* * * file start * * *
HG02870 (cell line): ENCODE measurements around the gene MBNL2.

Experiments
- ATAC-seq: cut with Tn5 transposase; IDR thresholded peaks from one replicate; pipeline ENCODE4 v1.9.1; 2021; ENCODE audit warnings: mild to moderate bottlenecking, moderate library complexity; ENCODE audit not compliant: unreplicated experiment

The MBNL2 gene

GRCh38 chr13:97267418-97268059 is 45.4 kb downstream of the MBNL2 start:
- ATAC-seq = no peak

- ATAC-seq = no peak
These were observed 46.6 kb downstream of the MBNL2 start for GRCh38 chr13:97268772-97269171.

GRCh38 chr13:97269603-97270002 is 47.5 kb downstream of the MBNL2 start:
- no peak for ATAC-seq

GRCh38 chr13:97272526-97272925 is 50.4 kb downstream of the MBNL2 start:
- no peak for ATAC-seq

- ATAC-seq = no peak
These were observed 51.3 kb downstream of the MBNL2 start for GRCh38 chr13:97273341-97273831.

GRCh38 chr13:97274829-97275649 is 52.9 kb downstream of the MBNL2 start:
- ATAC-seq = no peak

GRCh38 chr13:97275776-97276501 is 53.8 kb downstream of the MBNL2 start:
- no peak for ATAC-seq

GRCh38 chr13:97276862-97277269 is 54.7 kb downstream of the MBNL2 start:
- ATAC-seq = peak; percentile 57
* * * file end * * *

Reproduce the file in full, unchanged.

HG02870 (cell line): ENCODE measurements around the gene MBNL2.

Experiments
- ATAC-seq: cut with Tn5 transposase; IDR thresholded peaks from one replicate; pipeline ENCODE4 v1.9.1; 2021; ENCODE audit warnings: mild to moderate bottlenecking, moderate library complexity; ENCODE audit not compliant: unreplicated experiment

The MBNL2 gene

GRCh38 chr13:97267418-97268059 is 45.4 kb downstream of the MBNL2 start:
- ATAC-seq = no peak

- ATAC-seq = no peak
These were observed 46.6 kb downstream of the MBNL2 start for GRCh38 chr13:97268772-97269171.

GRCh38 chr13:97269603-97270002 is 47.5 kb downstream of the MBNL2 start:
- no peak for ATAC-seq

GRCh38 chr13:97272526-97272925 is 50.4 kb downstream of the MBNL2 start:
- no peak for ATAC-seq

- ATAC-seq = no peak
These were observed 51.3 kb downstream of the MBNL2 start for GRCh38 chr13:97273341-97273831.

GRCh38 chr13:97274829-97275649 is 52.9 kb downstream of the MBNL2 start:
- ATAC-seq = no peak

GRCh38 chr13:97275776-97276501 is 53.8 kb downstream of the MBNL2 start:
- no peak for ATAC-seq

GRCh38 chr13:97276862-97277269 is 54.7 kb downstream of the MBNL2 start:
- ATAC-seq = peak; percentile 57